URL of this page: http://www.nlm.nih.gov/medlineplus/searchtips.html

Search Tips

What do the links in the 'Refine by Type' box under 'All Results' mean?

Your initial search results show matches from all of the MedlinePlus content areas. The links in the 'Refine by Type' box under 'All Results' represent sets of MedlinePlus content areas, known as collections. The collections help you narrow your search by displaying results exclusively from one collection. For example, you can limit your search results to the latest news by clicking the News link in the 'Refine by Type' box.

MedlinePlus has nine collections:

  • The Health Topics collection contains MedlinePlus Health Topic pages.
  • The External Health Links collection contains links to Web pages from selected government agencies and health-related organizations. These links may include Interactive Tutorials, videos, easy-to-read materials and NIH publications. They appear on MedlinePlus Health Topic pages but they're listed individually in the search results.
  • The Drugs and Supplements collection contains prescription and over-the-counter medication information and information on herbs and supplements.
  • The Medical Encyclopedia collection contains articles and images on hundreds of diseases and conditions.
  • The Videos and Tutorials collection contains interactive tutorials, surgery and anatomy videos, as well as videos produced by selected government agencies and health-related agencies.
  • The News collection contains news articles and recent press announcements from major medical organizations.
  • The MedlinePlus Magazine collection contains articles that appear in the online version of the NIH MedlinePlus Magazine.
  • The Other Resources collection contains links to organizations, directories and databases from MedlinePlus. This collection also contains featured content, such as the NIH MedlinePlus Magazine and MedlinePlus FAQs.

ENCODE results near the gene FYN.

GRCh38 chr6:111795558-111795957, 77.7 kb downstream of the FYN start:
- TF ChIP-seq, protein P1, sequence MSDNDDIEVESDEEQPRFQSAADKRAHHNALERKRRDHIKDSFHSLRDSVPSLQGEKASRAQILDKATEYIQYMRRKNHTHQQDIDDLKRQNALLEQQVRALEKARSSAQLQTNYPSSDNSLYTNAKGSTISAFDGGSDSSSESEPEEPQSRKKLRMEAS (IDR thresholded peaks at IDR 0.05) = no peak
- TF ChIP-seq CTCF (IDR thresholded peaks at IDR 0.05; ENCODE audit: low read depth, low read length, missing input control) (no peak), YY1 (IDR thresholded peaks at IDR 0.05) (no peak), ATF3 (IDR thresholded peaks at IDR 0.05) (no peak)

• The Multiple Languages collection contains links to high quality health information in languages other than English and Spanish.

What do the links in the 'Refine by Keyword' box mean?

The 'Refine by Keyword' box organizes your search results into groups based on the most frequent words in the top 200 results. For example, a search on cholesterol might return a cluster of documents that contain the phrase reduce the amount. Clustering helps you narrow down a large set of results quickly to find what you're looking for.

If there is a plus sign (Plus symbol) next to a cluster, click on it to view smaller clusters.

If there is a vertical line separating two or more clusters, they have the same number of matches for each term. For example, the earlier search on cholesterol might return a cluster labeled: Diabetes | Blood pressure (5).

Click 'remix' to see additional clusters.

Can I search for a phrase?

Yes, you can search for a phrase by enclosing words in quotation marks. For example, "health services research" retrieves pages containing that phrase.

Will the search automatically expand my search words to include synonyms?